Washington is experiencing a growth spurt not felt in many decades, a growth that is manifestly transforming the old city from the sleepy southern town role quite fond and accustomed to its own harsh summers and even harsher winters which had kept the natives to a pace recognized by its own heritage as a pace best suited for quiet relaxation, the very meaning of hip for generations straight back to its marshland founding. The protocols of laws, a spell of business, and then more relaxation.
Squealing Wheeling is gripped by the devastation of an antiquated industry. Don't get the wrong impression. The citizens of the OV stand bold against a double whacking by the same old enemies of an aging infrastruction, an tired unhealthy population, and foul weather. But whatever fondness I hold for this old city, and I am there in spades, there is no escaping the realization that Wheeling is bleeding from the inside out, rusting old factories now long dormant salute the sun-soaked orange evening skies in silence, rotting buildings periodically claimed by the river's raging high waters grow more dank with each passing season a child goes to school, or a college grad begins the long hunt for a decent job and place to live in an area trapped in a downward spiral with no way to outsource nature's repeated assault, hemorraging its population, its tax base, and its future shares of the American dream. Wheeling's local economy and general charm do not lack potential, but problems persist, accrue with every passing pledge, despite heavy doses of encouragement and optimism issuing forth from the astute mouths of those straddling the ambitions and aspirations of those dreamers, dangling by both thumbs along the watchtowersboth inside and outside the northern panhandle and area code 304.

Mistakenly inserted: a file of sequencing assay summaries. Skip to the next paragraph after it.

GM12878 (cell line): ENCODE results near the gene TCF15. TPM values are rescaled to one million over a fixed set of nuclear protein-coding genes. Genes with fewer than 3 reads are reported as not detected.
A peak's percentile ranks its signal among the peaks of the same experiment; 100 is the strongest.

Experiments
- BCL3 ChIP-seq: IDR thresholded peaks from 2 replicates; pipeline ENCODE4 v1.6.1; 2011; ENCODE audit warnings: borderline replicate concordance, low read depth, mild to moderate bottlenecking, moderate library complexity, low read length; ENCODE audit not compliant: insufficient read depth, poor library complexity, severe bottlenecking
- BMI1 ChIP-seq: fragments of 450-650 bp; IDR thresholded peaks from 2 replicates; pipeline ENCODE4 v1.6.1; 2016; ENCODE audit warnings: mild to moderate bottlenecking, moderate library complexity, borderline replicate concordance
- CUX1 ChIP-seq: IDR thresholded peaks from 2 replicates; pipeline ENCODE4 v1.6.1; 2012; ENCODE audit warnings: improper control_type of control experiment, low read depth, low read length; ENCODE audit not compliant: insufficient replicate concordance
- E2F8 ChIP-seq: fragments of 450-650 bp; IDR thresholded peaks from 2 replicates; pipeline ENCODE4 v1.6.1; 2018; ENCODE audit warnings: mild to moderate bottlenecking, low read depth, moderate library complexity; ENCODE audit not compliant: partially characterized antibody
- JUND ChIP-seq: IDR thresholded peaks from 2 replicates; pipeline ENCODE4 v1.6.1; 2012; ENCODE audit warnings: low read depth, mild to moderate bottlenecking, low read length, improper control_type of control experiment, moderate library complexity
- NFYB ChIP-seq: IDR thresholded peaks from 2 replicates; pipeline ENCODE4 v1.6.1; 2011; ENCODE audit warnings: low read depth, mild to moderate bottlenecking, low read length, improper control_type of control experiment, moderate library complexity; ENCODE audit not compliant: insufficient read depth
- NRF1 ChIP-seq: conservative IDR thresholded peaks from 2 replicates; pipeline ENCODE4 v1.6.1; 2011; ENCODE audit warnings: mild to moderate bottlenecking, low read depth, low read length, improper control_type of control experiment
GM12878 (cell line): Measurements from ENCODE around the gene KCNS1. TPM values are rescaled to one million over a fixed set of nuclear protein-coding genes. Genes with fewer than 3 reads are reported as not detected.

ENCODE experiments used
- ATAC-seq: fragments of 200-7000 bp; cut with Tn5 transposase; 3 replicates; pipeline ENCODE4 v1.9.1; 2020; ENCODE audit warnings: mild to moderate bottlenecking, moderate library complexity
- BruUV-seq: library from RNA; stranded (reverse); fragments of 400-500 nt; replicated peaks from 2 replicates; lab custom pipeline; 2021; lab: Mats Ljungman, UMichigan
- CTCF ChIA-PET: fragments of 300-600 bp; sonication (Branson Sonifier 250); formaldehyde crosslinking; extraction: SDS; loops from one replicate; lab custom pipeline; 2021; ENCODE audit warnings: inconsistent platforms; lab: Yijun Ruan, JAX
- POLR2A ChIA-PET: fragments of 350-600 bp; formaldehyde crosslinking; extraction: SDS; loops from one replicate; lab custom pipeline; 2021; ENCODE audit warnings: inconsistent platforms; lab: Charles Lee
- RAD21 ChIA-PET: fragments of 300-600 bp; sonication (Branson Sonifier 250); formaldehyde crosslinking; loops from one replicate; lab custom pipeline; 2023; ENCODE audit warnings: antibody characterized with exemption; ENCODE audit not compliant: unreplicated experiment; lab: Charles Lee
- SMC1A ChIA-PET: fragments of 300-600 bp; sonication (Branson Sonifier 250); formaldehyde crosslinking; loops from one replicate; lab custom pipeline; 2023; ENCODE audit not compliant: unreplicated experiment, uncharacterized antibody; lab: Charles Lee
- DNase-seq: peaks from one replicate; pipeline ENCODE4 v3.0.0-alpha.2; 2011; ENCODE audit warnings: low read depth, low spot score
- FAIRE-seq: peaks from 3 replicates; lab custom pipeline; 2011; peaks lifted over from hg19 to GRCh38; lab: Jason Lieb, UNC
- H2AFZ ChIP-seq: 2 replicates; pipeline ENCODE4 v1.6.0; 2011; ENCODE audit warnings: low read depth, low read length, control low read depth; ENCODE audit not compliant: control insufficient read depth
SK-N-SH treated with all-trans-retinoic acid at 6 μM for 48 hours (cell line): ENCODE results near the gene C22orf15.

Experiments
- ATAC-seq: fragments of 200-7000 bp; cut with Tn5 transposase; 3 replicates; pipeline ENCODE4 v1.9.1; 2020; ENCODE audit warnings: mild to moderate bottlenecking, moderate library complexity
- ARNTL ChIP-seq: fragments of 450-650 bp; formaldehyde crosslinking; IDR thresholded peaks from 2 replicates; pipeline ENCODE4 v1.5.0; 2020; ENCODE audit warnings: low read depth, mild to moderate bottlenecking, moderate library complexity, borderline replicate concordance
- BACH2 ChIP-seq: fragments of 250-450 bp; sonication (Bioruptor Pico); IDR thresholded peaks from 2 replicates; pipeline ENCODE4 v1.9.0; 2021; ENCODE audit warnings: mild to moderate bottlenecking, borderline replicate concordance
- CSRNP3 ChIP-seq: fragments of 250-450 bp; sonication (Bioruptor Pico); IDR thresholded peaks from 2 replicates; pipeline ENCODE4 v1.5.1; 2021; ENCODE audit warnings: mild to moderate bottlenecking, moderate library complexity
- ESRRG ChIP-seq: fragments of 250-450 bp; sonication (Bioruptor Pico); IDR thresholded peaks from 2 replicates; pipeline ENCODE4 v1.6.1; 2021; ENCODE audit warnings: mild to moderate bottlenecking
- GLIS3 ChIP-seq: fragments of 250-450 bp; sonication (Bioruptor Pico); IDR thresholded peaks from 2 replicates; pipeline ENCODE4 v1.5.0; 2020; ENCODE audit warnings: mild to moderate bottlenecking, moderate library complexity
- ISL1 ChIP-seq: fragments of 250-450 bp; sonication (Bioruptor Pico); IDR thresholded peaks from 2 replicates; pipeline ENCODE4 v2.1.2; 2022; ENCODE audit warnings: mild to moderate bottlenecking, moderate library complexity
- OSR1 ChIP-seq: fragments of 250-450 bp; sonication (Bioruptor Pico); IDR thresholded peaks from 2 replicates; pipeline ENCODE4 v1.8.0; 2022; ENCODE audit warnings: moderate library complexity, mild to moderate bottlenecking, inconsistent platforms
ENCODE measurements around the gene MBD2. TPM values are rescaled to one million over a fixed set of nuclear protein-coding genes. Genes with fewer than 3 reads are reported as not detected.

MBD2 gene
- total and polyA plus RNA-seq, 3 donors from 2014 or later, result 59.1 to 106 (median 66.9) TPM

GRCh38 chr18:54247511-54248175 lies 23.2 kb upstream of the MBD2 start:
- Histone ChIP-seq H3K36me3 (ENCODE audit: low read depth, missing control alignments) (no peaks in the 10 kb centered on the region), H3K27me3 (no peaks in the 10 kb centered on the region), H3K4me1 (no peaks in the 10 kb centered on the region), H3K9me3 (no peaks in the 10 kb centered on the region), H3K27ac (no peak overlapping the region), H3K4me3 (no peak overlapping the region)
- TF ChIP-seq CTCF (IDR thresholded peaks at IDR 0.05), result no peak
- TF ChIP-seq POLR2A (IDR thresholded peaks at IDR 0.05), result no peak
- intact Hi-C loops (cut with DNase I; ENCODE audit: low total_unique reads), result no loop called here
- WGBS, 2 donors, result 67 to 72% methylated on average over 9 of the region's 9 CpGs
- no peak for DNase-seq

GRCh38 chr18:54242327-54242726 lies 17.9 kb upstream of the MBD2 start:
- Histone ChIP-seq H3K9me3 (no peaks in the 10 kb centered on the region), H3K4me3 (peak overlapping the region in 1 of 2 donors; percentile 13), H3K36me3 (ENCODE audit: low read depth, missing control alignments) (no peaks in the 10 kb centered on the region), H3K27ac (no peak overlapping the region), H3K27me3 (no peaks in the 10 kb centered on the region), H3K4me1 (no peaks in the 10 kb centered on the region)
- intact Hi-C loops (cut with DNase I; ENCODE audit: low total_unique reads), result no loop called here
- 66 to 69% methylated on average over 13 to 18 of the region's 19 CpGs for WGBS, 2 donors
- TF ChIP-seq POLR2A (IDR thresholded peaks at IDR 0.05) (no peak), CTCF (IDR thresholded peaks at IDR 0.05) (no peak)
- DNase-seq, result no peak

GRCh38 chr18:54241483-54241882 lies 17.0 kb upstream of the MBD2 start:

Here's the rub. Wheeling Youth is a MySpace hub. And these kids in their 20s and 30s, despite exhibiting the very same human traits and foibles when up close and personal that we do here in Washington, DC, possess a very special gift. That is the gift of reciprocity. Of good manners. And more specifically, excellent Internet etiquette. When I write to one of my Wheeling acquaintences, remembering I spent only four months among them as I painted the Wheeling Wailing Wall at Yesterday's, they respond in kind. They actually return my mail, and usually answer my question if I post one.